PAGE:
In an already jam-packed election season, NAMI Keystone Pennsylvania is dedicated to helping General Assembly candidates cut through the noise and stay up-to-date on all issues related to mental illness in our Commonwealth.
In our last email, we took a look at some of the facts (and FAQs) about some common mental illnesses. Today, we want to tell you about some of the amazing work Pennsylvania is already doing to help young people experiencing a particularly serious symptom of certain mental illnesses: First Episode Psychosis, or FEP.
First, you should know that a first psychotic episode most typically occurs between the ages of 15 and 30. Some typical warning signs include:
- Hearing, seeing, tasting or believing things that others don’t
- Suspiciousness or extreme uneasiness with others
- Persistent, unusual thoughts or beliefs
- Strong and inappropriate emotions – or no emotions at all
- Withdrawing from family or friends
- A sudden decline in self-care
- Trouble thinking clearly or concentrating
Second, you should also know that over the past several years, Pennsylvania has launched eight First Episode Psychosis programs around the state tailored to these young people’s needs – offering earlier identification of symptoms, effective treatment, and school/career placement assistance to get these young people’s lives back on track.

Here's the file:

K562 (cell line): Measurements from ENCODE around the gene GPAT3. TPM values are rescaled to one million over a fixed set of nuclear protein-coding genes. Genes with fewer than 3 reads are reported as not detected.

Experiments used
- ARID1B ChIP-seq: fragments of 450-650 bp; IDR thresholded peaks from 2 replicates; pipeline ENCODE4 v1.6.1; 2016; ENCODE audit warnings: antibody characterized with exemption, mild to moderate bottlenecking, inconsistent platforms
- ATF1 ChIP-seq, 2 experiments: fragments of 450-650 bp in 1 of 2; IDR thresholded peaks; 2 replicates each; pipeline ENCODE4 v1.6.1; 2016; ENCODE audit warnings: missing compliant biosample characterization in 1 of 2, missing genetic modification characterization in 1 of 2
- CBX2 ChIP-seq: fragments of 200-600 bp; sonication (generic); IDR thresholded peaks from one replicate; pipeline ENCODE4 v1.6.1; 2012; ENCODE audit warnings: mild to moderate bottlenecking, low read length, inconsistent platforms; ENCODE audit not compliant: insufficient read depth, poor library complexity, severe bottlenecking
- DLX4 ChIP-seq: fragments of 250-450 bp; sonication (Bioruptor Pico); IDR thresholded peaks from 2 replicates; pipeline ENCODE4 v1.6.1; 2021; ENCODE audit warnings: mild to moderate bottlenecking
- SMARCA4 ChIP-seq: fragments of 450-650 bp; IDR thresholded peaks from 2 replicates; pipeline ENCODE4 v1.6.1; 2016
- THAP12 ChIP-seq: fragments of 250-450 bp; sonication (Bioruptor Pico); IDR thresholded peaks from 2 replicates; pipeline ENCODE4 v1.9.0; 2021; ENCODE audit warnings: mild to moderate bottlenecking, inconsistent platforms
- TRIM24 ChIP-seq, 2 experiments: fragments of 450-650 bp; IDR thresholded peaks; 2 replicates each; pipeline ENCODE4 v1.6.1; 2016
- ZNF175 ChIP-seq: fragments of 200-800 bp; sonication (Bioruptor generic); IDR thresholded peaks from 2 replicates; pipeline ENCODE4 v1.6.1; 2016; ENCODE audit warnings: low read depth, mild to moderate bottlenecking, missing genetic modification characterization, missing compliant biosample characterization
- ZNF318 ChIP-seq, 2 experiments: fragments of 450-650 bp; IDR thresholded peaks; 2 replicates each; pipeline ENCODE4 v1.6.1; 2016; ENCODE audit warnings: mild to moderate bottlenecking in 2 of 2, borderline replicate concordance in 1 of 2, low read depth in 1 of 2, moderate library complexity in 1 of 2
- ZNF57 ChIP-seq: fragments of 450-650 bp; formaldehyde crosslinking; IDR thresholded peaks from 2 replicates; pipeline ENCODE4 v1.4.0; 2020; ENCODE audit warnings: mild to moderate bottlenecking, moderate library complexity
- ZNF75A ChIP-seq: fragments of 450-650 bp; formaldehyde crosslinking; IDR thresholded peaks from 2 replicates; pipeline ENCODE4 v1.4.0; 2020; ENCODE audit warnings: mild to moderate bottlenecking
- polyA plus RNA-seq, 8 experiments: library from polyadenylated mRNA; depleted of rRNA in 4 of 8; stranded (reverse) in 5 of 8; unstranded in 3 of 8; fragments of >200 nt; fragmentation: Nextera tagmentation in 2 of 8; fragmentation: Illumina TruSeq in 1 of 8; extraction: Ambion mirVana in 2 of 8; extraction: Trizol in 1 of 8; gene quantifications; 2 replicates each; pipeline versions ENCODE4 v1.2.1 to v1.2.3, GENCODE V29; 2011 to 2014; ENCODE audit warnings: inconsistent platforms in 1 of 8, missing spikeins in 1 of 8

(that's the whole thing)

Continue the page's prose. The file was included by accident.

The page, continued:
Consider the remarkable early results of just one of these programs (PEACE in Philadelphia):
- Hospitalizations: There were 69 hospitalizations in the year prior to enrollment in PEACE, compared to 17 annual hospitalizations since.
- Hospital Days: Participants saw a decrease in the number of hospital days, dropping from 1,485 days one year prior to the program to 268 days since.
- Engagement: Participants dramatically increased engagement in outpatient treatment – 30% of individuals were engaged prior to the program, compared to 96% engaged at PEACE.
- Return to Daily Life: Participants – both over and under age 18 – saw a marked increase in school enrollment, school attendance, and employment during and after treatment.
And perhaps most importantly, with early treatment, some people never have another psychotic episode.
Many of you already have a First Episode Psychosis program near you (and we encourage you to learn more about your local program here) – but many more of you will not. We are asking all General Assembly candidates to join NAMI Keystone Pennsylvania in supporting our existing FEP programs while working to ensure that all Pennsylvanians experiencing early psychosis soon have access to treatment that works.
Christine Michaels, MSHSA
CEO, NAMI Keystone Pennsylvania